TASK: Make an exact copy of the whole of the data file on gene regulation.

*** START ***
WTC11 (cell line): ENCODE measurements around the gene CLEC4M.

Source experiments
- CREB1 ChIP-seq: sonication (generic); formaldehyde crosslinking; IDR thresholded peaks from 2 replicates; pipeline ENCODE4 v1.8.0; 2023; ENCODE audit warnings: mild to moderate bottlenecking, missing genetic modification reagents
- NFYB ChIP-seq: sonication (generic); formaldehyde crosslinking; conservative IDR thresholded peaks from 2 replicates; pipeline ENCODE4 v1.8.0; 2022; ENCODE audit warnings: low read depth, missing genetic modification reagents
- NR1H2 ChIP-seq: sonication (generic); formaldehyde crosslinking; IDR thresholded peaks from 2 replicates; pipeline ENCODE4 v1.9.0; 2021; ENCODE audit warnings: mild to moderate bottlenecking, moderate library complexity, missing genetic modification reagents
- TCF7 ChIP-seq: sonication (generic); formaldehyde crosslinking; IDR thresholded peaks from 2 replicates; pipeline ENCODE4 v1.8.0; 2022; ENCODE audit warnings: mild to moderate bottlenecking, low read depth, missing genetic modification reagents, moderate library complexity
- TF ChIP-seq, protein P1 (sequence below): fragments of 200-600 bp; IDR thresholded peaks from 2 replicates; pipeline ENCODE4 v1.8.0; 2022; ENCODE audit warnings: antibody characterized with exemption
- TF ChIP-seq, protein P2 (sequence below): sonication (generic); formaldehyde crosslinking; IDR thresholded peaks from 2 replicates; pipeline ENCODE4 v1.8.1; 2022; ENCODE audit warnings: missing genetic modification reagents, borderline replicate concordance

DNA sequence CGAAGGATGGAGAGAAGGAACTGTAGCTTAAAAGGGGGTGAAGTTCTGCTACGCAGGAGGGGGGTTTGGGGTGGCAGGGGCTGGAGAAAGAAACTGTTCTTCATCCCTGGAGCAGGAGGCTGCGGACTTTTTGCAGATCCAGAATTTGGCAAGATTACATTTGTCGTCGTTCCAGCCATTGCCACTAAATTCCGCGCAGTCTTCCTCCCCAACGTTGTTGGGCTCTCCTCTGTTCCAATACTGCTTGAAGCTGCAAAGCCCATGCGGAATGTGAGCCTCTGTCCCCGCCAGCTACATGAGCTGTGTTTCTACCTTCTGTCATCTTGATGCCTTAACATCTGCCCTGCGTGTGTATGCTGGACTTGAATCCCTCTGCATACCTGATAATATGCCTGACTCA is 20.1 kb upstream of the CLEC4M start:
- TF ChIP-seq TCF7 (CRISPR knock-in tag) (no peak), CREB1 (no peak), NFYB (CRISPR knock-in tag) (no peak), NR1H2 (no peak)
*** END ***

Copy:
WTC11 (cell line): ENCODE measurements around the gene CLEC4M.

Source experiments
- CREB1 ChIP-seq: sonication (generic); formaldehyde crosslinking; IDR thresholded peaks from 2 replicates; pipeline ENCODE4 v1.8.0; 2023; ENCODE audit warnings: mild to moderate bottlenecking, missing genetic modification reagents
- NFYB ChIP-seq: sonication (generic); formaldehyde crosslinking; conservative IDR thresholded peaks from 2 replicates; pipeline ENCODE4 v1.8.0; 2022; ENCODE audit warnings: low read depth, missing genetic modification reagents
- NR1H2 ChIP-seq: sonication (generic); formaldehyde crosslinking; IDR thresholded peaks from 2 replicates; pipeline ENCODE4 v1.9.0; 2021; ENCODE audit warnings: mild to moderate bottlenecking, moderate library complexity, missing genetic modification reagents
- TCF7 ChIP-seq: sonication (generic); formaldehyde crosslinking; IDR thresholded peaks from 2 replicates; pipeline ENCODE4 v1.8.0; 2022; ENCODE audit warnings: mild to moderate bottlenecking, low read depth, missing genetic modification reagents, moderate library complexity
- TF ChIP-seq, protein P1 (sequence below): fragments of 200-600 bp; IDR thresholded peaks from 2 replicates; pipeline ENCODE4 v1.8.0; 2022; ENCODE audit warnings: antibody characterized with exemption
- TF ChIP-seq, protein P2 (sequence below): sonication (generic); formaldehyde crosslinking; IDR thresholded peaks from 2 replicates; pipeline ENCODE4 v1.8.1; 2022; ENCODE audit warnings: missing genetic modification reagents, borderline replicate concordance

DNA sequence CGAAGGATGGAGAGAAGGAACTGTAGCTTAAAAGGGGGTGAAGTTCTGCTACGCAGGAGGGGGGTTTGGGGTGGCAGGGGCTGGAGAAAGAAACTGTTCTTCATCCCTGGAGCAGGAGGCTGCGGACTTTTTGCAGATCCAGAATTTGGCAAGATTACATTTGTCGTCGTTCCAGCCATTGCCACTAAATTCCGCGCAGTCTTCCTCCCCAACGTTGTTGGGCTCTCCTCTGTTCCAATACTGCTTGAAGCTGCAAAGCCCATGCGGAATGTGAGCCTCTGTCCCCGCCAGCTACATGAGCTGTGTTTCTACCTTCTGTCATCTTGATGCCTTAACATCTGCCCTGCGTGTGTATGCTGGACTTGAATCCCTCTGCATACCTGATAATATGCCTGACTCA is 20.1 kb upstream of the CLEC4M start:
- TF ChIP-seq TCF7 (CRISPR knock-in tag) (no peak), CREB1 (no peak), NFYB (CRISPR knock-in tag) (no peak), NR1H2 (no peak)